Portable generators should have large fuel tanks for the best running time, a fuel indicator gauge, and enough receptacles to allow you to plug in all the devices you want to run.
Summary: Questions You Should Ask Before You Buy a Generator
What is the generator's wattage capacity and will it support your needs, including startup surge power required by some equipment?
Does the generator have enough outlets to plug in all of the items you want to power?
How noisy is the generator? Are there noise restrictions in your neighborhood?
What type of fuel does it use?
How large is the fuel tank and how many hours of operation will it provide?
Is the generator easy to move around? Does it have built-in wheels and handles for portability?
What accessories will I need to run the generator (fuel, heavy-duty extension cords, transfer switch)?
Portable generators: A basic commercial-quality gasoline-powered 5 kW portable generator will cost around $600 or $800; an 11 kW generator about $2,300. These "contractor-grade" generators are designed to be hauled around and stand up to rough usage. While they cost more than you would pay for a retail store generator, the latter don't have the durability, dependability, and power that a portable generator from a dealer offers. You will also have difficulty finding service when your low-end generator needs repair - the usual solution being to toss it and get a new one. Renting portable generators is also a viable option, as prices can be as low as $75/week.
Stand-by generators: As a very loose rule of thumb, standby generators cost $300 to $500 per kW, installed. The prices listed below include delivery, setup, connecting to your business, and the required transfer switch, which can cost around $800 to $1,500 on its own.
12 kW: $4,000 to $6,000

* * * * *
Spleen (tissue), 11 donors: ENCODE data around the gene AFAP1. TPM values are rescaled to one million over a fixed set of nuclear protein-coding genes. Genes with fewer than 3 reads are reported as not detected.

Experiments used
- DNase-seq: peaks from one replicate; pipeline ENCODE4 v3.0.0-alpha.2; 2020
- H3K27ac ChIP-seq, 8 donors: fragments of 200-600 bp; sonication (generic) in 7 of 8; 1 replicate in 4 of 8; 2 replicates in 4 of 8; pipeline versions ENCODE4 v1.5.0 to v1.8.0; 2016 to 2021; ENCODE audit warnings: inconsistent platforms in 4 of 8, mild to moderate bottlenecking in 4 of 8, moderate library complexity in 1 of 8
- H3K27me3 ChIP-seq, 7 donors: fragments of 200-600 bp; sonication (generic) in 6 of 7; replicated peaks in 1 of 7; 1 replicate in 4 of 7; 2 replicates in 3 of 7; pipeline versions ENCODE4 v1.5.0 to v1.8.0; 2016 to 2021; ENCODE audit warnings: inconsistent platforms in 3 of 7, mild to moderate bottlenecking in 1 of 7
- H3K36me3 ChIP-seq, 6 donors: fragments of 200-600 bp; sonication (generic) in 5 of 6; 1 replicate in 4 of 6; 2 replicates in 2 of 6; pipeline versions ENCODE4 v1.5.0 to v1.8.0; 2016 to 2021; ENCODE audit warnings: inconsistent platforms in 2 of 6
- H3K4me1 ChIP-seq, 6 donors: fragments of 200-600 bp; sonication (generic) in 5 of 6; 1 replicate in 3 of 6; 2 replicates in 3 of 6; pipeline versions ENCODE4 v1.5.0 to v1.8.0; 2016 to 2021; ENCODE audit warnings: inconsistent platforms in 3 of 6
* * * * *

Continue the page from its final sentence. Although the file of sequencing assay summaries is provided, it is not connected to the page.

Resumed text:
15 kW: $4,500 to $7,000
25 kW: $9,000 to $13,000
40 kW: $12,000 to $16,000
75 kW: $20,000 and up
What is the difference between a 2 and 4 pole generator? Most small generators use a 2 Pole setup, meaning that the generator spins a single magnet (that has 2 poles) inside of a coil. In order to produce an AC signal at 60Hz, this magnet must spin at 3600 RPM. This is why most small engines, which can run at higher RPM's for longer period of times, utilize a 2 Pole configuration. A 4 pole configuration spins a set of magnets with 4 poles. Thus, in order to generate AC power at the same frequency (60Hz), the 4 Pole generator need only spin at half the speed of the 2 Pole generator, or 1800 RPM.
What is the difference between 1 and 3-phase power? 1 phase power is the type of AC power you are most familiar with. It is power delivered in a single sine wave. The downside of single- phase power is that the sine wave crosses 0 Volts 120 times every second. While this doesn't present a problem in a residential setting, most commercial and industrial setting require a more steady form of power. Three-phase power uses three sine waves, separated by 120°, to deliver near-peak power at any given moment in time.
What is Automatic Voltage Regulation (AVR)? AVR is a feature offered with many different generator models. The power produced by a generator is imperfect, as many factors can interfere with power output. If unchecked, these imperfections can lead to spikes and dips that can damage sensitive electronic equipment. AVR uses a number of power conditioning techniques to smooth out the power delivered by a generator, guaranteeing safe operation for electronics.